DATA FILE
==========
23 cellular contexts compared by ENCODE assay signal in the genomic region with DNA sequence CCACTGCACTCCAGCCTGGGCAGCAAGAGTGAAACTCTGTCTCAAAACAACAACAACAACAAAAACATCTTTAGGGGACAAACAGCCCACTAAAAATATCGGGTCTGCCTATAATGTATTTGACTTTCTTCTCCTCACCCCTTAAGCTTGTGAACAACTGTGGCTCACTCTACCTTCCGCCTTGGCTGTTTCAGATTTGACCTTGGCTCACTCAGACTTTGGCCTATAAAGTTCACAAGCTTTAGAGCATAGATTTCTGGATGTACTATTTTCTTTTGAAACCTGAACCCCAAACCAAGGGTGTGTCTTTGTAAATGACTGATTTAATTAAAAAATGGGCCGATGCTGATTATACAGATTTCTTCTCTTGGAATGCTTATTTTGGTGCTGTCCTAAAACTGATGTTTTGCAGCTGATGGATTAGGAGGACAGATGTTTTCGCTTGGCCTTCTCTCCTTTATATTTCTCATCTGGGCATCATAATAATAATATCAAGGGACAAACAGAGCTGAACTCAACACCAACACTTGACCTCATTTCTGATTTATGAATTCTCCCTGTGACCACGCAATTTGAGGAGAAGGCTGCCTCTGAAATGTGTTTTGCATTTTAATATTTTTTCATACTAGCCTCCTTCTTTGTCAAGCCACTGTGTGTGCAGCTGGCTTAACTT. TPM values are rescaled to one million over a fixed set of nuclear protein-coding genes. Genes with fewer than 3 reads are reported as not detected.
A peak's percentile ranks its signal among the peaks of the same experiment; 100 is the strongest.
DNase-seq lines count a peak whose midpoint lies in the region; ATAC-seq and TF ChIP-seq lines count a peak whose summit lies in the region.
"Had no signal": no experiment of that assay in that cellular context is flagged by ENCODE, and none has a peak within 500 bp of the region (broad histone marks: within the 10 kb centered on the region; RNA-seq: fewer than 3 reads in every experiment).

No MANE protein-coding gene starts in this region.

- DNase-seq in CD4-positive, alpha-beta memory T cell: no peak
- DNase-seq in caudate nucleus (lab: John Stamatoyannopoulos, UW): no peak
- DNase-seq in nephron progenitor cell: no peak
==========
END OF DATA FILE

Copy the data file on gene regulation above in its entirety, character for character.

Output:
23 cellular contexts compared by ENCODE assay signal in the genomic region with DNA sequence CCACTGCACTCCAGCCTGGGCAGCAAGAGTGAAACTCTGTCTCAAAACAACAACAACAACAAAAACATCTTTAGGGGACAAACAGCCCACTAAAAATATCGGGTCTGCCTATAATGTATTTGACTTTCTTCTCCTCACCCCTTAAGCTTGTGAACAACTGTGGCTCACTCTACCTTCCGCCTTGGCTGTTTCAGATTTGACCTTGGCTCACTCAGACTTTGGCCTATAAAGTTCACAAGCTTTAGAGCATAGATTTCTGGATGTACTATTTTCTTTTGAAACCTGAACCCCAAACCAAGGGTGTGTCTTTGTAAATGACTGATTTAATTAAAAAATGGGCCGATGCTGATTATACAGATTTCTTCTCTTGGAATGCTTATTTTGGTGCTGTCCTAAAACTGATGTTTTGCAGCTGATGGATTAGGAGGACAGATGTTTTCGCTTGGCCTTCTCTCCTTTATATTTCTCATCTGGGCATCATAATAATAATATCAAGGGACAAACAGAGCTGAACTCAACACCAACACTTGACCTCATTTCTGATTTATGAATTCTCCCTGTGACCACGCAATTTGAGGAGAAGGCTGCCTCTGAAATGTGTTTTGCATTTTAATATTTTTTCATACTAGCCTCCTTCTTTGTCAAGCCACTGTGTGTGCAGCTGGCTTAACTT. TPM values are rescaled to one million over a fixed set of nuclear protein-coding genes. Genes with fewer than 3 reads are reported as not detected.
A peak's percentile ranks its signal among the peaks of the same experiment; 100 is the strongest.
DNase-seq lines count a peak whose midpoint lies in the region; ATAC-seq and TF ChIP-seq lines count a peak whose summit lies in the region.
"Had no signal": no experiment of that assay in that cellular context is flagged by ENCODE, and none has a peak within 500 bp of the region (broad histone marks: within the 10 kb centered on the region; RNA-seq: fewer than 3 reads in every experiment).

No MANE protein-coding gene starts in this region.

- DNase-seq in CD4-positive, alpha-beta memory T cell: no peak
- DNase-seq in caudate nucleus (lab: John Stamatoyannopoulos, UW): no peak
- DNase-seq in nephron progenitor cell: no peak